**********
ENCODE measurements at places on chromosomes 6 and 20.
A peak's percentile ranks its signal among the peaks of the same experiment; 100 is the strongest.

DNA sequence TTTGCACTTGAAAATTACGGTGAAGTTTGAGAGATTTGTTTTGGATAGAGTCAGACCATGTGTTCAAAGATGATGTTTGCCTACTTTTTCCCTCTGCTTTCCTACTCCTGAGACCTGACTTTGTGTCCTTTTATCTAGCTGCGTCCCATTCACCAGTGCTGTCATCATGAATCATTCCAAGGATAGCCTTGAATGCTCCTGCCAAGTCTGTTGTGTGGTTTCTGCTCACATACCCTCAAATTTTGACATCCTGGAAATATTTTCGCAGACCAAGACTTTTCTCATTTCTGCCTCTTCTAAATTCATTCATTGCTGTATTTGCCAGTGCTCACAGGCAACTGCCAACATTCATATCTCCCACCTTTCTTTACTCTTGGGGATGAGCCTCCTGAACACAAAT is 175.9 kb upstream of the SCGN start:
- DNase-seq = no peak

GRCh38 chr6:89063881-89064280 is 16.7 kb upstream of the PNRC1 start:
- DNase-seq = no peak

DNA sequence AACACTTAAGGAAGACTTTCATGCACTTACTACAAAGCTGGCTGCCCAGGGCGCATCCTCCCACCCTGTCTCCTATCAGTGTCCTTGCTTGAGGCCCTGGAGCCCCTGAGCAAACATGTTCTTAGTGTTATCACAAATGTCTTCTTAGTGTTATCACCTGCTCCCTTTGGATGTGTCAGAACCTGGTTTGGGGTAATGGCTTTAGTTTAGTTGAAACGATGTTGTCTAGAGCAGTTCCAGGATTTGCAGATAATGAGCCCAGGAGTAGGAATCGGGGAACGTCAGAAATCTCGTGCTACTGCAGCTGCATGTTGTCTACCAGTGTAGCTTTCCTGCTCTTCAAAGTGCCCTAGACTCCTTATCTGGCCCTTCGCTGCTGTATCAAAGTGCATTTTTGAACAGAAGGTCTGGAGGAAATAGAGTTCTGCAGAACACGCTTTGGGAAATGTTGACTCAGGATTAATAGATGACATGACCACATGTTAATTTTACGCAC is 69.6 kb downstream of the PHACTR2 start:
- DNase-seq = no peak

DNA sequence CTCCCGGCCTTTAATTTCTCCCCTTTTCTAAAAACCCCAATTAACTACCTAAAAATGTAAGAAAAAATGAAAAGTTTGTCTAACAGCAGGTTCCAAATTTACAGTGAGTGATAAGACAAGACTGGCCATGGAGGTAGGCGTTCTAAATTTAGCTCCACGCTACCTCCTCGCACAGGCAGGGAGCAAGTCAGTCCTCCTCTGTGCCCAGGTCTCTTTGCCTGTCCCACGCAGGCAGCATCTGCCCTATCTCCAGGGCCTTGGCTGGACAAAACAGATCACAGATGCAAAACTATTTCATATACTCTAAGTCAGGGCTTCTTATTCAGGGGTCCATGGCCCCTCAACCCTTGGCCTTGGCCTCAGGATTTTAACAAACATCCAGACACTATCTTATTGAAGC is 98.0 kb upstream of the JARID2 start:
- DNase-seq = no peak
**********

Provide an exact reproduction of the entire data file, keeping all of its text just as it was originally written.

ENCODE measurements at places on chromosomes 6 and 20.
A peak's percentile ranks its signal among the peaks of the same experiment; 100 is the strongest.

DNA sequence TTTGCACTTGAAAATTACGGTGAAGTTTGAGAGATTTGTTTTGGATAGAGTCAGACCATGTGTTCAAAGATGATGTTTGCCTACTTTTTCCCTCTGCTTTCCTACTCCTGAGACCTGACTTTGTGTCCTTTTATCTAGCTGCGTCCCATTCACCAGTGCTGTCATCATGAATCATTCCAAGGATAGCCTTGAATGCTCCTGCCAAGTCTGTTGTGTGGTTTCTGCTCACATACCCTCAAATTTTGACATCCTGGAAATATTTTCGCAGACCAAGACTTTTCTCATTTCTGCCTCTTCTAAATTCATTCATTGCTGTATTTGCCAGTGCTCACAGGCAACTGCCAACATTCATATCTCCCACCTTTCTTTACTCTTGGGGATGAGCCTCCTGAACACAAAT is 175.9 kb upstream of the SCGN start:
- DNase-seq = no peak

GRCh38 chr6:89063881-89064280 is 16.7 kb upstream of the PNRC1 start:
- DNase-seq = no peak

DNA sequence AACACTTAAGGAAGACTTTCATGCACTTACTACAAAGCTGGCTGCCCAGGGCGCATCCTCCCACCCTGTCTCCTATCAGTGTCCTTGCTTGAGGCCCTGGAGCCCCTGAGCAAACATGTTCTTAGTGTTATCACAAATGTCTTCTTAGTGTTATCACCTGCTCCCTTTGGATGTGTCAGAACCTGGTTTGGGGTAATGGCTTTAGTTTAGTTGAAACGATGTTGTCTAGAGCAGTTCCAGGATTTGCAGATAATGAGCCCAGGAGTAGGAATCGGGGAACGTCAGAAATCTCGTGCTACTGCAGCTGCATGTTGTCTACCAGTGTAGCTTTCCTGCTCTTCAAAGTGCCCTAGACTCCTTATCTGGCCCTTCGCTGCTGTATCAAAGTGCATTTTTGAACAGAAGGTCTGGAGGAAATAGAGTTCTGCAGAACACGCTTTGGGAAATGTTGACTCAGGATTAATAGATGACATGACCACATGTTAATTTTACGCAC is 69.6 kb downstream of the PHACTR2 start:
- DNase-seq = no peak

DNA sequence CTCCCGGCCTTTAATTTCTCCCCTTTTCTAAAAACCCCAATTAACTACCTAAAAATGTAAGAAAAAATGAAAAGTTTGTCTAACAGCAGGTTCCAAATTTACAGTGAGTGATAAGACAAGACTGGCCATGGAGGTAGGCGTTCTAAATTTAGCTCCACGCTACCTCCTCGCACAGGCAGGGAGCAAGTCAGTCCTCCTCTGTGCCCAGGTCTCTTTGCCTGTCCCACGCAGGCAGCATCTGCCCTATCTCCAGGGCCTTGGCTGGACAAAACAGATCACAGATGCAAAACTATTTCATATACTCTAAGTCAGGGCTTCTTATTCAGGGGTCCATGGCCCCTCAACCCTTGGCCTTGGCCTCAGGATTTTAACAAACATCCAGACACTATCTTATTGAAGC is 98.0 kb upstream of the JARID2 start:
- DNase-seq = no peak